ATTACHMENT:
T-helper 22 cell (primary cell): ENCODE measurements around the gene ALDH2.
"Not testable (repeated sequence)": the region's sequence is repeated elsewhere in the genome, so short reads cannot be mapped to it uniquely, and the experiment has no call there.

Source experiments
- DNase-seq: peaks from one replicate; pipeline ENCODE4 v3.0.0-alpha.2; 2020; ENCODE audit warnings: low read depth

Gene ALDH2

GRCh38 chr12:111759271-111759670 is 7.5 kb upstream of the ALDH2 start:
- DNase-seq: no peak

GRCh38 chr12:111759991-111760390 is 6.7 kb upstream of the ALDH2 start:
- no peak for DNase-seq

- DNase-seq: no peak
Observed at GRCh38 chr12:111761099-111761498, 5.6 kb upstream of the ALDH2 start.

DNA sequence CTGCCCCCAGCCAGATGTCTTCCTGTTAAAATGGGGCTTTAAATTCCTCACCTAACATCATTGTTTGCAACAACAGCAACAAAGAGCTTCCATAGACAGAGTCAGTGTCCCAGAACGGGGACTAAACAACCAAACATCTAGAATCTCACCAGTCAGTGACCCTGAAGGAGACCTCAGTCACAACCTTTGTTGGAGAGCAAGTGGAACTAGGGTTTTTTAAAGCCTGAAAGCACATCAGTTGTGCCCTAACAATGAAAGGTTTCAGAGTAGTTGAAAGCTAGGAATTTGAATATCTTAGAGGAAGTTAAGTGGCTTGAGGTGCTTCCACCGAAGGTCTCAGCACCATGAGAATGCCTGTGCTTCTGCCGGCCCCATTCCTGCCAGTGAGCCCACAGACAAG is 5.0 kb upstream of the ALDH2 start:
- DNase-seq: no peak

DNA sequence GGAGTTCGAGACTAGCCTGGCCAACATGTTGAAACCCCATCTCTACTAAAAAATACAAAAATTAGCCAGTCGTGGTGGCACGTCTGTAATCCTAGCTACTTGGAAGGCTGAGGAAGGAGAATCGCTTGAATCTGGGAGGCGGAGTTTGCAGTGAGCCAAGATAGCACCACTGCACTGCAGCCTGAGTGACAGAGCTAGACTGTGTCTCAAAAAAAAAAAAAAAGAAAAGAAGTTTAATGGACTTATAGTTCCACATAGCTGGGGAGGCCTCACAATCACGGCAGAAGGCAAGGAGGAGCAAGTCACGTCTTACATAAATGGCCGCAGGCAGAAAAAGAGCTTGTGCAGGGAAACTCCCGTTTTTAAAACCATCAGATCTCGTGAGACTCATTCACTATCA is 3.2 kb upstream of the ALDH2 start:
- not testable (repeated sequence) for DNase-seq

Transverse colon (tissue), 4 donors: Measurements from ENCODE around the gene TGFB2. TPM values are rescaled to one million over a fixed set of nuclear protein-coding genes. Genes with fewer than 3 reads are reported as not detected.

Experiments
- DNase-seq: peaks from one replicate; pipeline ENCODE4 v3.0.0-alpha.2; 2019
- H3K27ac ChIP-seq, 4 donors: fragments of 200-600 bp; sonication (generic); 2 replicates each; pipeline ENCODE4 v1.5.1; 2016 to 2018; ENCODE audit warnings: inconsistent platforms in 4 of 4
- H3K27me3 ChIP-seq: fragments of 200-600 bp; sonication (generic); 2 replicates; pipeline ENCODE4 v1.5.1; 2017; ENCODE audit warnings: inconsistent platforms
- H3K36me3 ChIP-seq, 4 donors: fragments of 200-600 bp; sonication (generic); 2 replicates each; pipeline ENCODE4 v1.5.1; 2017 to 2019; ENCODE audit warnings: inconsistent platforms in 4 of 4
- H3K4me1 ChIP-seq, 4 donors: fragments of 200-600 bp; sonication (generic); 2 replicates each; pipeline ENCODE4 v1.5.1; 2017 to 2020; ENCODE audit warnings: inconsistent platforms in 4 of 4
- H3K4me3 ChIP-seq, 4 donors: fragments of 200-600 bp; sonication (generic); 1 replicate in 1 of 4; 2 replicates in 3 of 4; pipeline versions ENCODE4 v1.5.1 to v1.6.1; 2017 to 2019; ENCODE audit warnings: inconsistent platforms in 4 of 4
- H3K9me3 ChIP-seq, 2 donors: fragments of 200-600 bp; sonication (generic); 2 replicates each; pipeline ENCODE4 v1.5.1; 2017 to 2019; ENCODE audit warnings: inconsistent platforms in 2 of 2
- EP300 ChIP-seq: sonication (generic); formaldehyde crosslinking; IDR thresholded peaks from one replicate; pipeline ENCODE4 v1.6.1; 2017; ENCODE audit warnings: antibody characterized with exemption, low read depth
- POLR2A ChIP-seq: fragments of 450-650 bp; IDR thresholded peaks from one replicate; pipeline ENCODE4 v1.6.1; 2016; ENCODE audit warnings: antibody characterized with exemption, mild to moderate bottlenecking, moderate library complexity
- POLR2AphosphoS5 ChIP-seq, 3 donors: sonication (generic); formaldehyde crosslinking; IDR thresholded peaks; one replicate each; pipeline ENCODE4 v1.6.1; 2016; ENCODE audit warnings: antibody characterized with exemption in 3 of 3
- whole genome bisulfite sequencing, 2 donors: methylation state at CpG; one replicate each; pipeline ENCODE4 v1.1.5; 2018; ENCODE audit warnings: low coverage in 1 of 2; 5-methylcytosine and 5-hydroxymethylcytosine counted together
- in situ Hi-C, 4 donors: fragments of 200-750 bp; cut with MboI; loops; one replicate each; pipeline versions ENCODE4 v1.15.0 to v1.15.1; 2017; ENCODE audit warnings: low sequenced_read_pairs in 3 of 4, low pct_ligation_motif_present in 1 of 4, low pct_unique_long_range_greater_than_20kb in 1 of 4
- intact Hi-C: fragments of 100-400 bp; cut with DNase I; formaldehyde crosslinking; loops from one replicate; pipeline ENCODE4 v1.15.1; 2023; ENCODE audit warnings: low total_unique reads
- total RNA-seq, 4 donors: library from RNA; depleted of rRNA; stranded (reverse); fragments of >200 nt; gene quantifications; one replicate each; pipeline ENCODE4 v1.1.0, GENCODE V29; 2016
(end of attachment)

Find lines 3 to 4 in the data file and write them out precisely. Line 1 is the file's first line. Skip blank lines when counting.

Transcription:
Source experiments
- DNase-seq: peaks from one replicate; pipeline ENCODE4 v3.0.0-alpha.2; 2020; ENCODE audit warnings: low read depth